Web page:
• The UNWTO says that between 2008 and 2016, the travel and tourism business in India will grow by 8% per year.
• During the same time period, tourism is expected to bring in 14% more foreign currency on an annualised basis.
• FDI Policy: Under the automatic path, 100% FDI is allowed in tourism and hospitality, as long as it doesn’t break any rules or laws.
FDI is allowed in all tourism-related construction projects, such as building hotels, resorts, and leisure centres.
• Financial Support
A budget of INR 5 billion has been set aside for the building of 5 tourist circuits based on different themes.
A National Mission on Pilgrimage Rejuvenation and Spiritual Augmentation (PRASAD), which will start this financial year, has been given INR 1 billion.
National Heritage City Development and Augmentation Yojana (HRIDAY), which will be started, has been given INR 2 billion to help protect and keep the heritage character of certain towns.
It will cost INR 1 billion to keep archaeological places in good shape.
The Ministry of Culture has set aside Rs.1455.00 Crore for its Annual Plan for 2015–16.
Major Policy Initiative – taken by Indian Government
• Below are some important dates for the Indian tourism industry
In 1988, the Ministry of Civil Aviation and Tourism was set up.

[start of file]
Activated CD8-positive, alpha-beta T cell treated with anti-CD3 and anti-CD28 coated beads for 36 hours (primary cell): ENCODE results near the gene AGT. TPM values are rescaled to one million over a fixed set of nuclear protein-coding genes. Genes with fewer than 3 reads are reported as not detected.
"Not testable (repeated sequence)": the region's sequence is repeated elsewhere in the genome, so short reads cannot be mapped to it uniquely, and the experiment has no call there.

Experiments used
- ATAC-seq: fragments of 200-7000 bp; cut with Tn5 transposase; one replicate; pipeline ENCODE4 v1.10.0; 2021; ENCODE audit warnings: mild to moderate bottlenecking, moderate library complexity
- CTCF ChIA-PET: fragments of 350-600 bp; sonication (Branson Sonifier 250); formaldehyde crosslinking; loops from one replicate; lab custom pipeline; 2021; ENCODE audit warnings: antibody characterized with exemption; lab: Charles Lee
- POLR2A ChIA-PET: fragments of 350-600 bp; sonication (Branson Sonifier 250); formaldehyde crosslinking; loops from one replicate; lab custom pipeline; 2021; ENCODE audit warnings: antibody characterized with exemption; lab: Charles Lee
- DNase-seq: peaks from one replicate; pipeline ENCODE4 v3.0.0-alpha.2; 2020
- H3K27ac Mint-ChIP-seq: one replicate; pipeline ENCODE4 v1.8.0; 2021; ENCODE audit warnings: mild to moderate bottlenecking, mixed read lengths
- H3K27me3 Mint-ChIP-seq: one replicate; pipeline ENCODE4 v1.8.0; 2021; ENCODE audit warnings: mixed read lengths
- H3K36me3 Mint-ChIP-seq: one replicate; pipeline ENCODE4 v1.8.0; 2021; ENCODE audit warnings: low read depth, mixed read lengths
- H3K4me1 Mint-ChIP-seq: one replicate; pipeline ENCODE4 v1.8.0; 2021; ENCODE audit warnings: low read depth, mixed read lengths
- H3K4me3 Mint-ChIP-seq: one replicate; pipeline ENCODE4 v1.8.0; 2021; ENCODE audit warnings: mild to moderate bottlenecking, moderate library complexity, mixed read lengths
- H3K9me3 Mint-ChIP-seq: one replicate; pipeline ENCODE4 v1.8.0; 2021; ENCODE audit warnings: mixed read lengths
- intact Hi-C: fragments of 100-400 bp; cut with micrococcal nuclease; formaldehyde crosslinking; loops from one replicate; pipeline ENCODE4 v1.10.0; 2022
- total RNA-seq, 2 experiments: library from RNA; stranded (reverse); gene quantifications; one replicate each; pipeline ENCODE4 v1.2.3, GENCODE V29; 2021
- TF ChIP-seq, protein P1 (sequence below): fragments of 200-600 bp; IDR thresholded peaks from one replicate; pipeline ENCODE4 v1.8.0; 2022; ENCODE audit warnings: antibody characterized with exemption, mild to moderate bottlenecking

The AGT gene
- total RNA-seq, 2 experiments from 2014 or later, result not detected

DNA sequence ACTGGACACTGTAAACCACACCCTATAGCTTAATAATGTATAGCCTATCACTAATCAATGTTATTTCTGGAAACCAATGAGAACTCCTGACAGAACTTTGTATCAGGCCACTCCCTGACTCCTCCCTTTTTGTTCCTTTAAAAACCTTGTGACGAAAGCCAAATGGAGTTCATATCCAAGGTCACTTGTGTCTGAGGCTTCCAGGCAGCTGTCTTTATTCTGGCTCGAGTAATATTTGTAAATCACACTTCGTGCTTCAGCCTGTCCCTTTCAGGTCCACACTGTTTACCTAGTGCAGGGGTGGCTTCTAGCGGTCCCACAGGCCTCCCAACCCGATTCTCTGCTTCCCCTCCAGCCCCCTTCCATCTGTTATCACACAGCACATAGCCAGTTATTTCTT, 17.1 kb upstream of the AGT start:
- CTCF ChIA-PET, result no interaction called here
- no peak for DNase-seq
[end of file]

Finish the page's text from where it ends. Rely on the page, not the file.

1991: Tourism as a way to get money from outside the country
National Action Plan for Tourism (1992); Visit India Year (1999-2000);
2002: The idea of highway tourism, farm tourism, and rural tourism. Incredible India is the name of a programme that was started.
In 2009, a new campaign called “Atithi Devo Bhava” was launched. The government also took steps to promote the tourism business.
In 2002, the Indian government announced a new plan for tourism.
The policy is based on the 7-S Mantra of SWAAGAT (WELCOME), SOOCHANAA (INFORMATION), SUVIDHAA (FACILITATION), SURAKSHAA (SECURITY), SAHYOG (COOPERATION), SANRACHNAA (INFRASTRUCTURE), and SAFAAI (CLEANLINESS).
• Getting Indian tourism off the ground
Incredible India! – AAMIR KHAN, a spokesperson for the brand.
Gujarat Tourism: – AMITABH BACHCHAN. (B.Amb)
Tourism in Kerala: Government of Kerala (Incredible India!).
Rajasthan Tourism: (Incredible India!) Govt. of Rajasthan.
Tourism in Madhya Pradesh: Government of Madhya Pradesh (Incredible India!).
• Under the Swadesh Darshan Scheme, the Ministry of Tourism gives Central Financial Assistance (CFA) to State Governments and Union Territory Administrations to help them build facilities for 13 theme-based circuits.